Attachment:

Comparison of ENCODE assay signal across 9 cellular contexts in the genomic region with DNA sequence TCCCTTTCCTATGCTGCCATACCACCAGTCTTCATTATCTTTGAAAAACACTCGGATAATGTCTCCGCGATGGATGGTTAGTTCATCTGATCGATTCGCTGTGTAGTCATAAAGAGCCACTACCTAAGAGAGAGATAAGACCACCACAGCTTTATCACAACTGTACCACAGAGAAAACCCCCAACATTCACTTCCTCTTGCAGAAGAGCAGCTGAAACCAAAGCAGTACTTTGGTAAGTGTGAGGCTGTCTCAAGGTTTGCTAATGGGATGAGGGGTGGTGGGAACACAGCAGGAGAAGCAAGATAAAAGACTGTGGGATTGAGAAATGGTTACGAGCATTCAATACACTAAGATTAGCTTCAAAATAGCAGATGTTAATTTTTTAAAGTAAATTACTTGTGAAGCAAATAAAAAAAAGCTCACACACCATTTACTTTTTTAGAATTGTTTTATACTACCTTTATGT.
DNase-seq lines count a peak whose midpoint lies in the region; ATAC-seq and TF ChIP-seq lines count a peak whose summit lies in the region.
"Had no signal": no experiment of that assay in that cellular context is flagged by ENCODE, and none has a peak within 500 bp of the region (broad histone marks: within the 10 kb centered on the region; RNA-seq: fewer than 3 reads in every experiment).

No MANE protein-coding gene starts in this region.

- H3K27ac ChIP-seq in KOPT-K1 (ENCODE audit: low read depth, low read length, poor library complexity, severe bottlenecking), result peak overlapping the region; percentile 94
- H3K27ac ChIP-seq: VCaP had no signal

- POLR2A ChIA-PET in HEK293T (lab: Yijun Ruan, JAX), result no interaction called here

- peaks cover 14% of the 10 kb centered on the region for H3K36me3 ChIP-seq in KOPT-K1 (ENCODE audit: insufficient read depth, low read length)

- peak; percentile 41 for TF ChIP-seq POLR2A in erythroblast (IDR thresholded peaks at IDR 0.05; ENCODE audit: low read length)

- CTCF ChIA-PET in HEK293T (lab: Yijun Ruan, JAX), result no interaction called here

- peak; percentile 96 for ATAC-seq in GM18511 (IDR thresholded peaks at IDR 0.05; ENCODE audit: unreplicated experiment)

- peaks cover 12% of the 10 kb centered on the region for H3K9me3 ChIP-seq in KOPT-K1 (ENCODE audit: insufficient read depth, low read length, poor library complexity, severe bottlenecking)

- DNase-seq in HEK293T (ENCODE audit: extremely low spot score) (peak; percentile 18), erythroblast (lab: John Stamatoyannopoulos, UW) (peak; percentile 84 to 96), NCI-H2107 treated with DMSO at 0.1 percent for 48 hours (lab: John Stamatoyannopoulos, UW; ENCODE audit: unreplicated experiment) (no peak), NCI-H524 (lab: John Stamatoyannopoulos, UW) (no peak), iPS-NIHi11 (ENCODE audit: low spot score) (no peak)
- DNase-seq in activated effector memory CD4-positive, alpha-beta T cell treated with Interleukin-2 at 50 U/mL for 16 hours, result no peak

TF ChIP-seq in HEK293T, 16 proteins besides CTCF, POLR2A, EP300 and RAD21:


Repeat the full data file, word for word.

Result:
Comparison of ENCODE assay signal across 9 cellular contexts in the genomic region with DNA sequence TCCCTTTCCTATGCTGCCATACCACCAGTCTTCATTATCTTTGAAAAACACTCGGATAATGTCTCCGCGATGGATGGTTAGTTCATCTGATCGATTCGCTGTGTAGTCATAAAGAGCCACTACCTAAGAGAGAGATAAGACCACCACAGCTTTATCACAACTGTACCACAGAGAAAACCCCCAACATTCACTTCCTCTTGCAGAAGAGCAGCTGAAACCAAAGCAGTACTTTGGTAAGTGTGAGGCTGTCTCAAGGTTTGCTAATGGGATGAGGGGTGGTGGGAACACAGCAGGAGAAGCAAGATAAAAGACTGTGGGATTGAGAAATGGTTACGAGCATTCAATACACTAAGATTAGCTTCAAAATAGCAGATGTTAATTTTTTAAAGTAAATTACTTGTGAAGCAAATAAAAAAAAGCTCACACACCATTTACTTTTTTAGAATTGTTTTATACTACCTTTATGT.
DNase-seq lines count a peak whose midpoint lies in the region; ATAC-seq and TF ChIP-seq lines count a peak whose summit lies in the region.
"Had no signal": no experiment of that assay in that cellular context is flagged by ENCODE, and none has a peak within 500 bp of the region (broad histone marks: within the 10 kb centered on the region; RNA-seq: fewer than 3 reads in every experiment).

No MANE protein-coding gene starts in this region.

- H3K27ac ChIP-seq in KOPT-K1 (ENCODE audit: low read depth, low read length, poor library complexity, severe bottlenecking), result peak overlapping the region; percentile 94
- H3K27ac ChIP-seq: VCaP had no signal

- POLR2A ChIA-PET in HEK293T (lab: Yijun Ruan, JAX), result no interaction called here

- peaks cover 14% of the 10 kb centered on the region for H3K36me3 ChIP-seq in KOPT-K1 (ENCODE audit: insufficient read depth, low read length)

- peak; percentile 41 for TF ChIP-seq POLR2A in erythroblast (IDR thresholded peaks at IDR 0.05; ENCODE audit: low read length)

- CTCF ChIA-PET in HEK293T (lab: Yijun Ruan, JAX), result no interaction called here

- peak; percentile 96 for ATAC-seq in GM18511 (IDR thresholded peaks at IDR 0.05; ENCODE audit: unreplicated experiment)

- peaks cover 12% of the 10 kb centered on the region for H3K9me3 ChIP-seq in KOPT-K1 (ENCODE audit: insufficient read depth, low read length, poor library complexity, severe bottlenecking)

- DNase-seq in HEK293T (ENCODE audit: extremely low spot score) (peak; percentile 18), erythroblast (lab: John Stamatoyannopoulos, UW) (peak; percentile 84 to 96), NCI-H2107 treated with DMSO at 0.1 percent for 48 hours (lab: John Stamatoyannopoulos, UW; ENCODE audit: unreplicated experiment) (no peak), NCI-H524 (lab: John Stamatoyannopoulos, UW) (no peak), iPS-NIHi11 (ENCODE audit: low spot score) (no peak)
- DNase-seq in activated effector memory CD4-positive, alpha-beta T cell treated with Interleukin-2 at 50 U/mL for 16 hours, result no peak

TF ChIP-seq in HEK293T, 16 proteins besides CTCF, POLR2A, EP300 and RAD21: